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How to Use Media Before (or After) an Election

With the overwhelming amount of "news" found in the media, is it possible for us to know where we can turn for real and reliable information?

Like most things worth doing well in life, there’s no one, easy way to make sense of the world. Reality—as Plato, Kant, and Lippmann taught in their own ways—is always just out of reach. In fact, it turns out there are far too many, far too easy ways to make sense of the world, most of which land us in serious trouble. Fifteen years of research and teaching in the field of media studies has taught me that there are better and worse ways of informing yourself about the world. Here are a few best practices that might just help readers and their friends stay grounded on the eve of a momentous election. A lot of people don’t consume the news at all because it is too gloom and doom, and increasingly many people don’t do so because they believe it is all biased and none of it can be trusted. 

Good news: we do not need to despair. In fact we need to not disconnect—at least not entirely. There are solid ways forward: not all media biases are equal. Some bias is normal. The moment you encounter bias, don’t reject it, don’t embrace it, but do observe it—and learn over time how to calmly observe bias in yourself and others, and then evaluate it yourself so you can move forward. 

Media literacy is worth it for one simple reason: there does not exist a sustainable system in the world that does not also depend upon corrections to its working worldview.  Can you name an exception? And will you be a part of helping that happen here? Organizations that self-correct survive. So, to save the ailing health of our polity for another day, start with yourself: how are your news habits helping you self-correct?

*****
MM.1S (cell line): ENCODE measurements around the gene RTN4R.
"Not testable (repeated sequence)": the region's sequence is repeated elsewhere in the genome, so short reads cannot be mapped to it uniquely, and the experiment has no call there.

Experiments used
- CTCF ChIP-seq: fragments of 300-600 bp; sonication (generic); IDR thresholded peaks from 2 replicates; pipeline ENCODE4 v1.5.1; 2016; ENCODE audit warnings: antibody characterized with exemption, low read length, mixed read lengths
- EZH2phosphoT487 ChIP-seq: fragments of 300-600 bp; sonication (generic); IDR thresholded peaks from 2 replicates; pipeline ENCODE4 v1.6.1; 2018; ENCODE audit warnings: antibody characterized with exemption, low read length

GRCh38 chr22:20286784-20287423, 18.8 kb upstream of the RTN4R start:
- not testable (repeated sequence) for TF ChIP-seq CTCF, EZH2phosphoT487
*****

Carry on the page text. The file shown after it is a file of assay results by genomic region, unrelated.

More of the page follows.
Reading the news puts you in charge of your attention while television or radio news largely does the opposite.

If I had a magic media literacy lamp and one wish, I would probably wish that all vote-eligible citizens would do one simple thing: read, not watch, the news. There are a few ways that reading the news can turn sour, but there are almost no ways that watching the news can go well. (I say this even as my best students often end up running television news stations.) Reading the news puts you in charge of your attention while television or radio news largely does the opposite: since the arrival of the internet, television and radio news have had to turn to all possible means—”if it bleeds, it leads” mentalities, casino-style visual techniques, overhyped local dramas, an endless wash of cheap, explosive opinion among talking heads (not expensive fact-checked reporting), and nationally standardized news scripts. The upside has meant that almost anything can be covered in theory; the downside is that only the stuff that sells eyeballs (which still includes serious reporting) makes the cut. Steer clear of much of that: consume content that comes in a highly focused, well-edited medium. Read your news.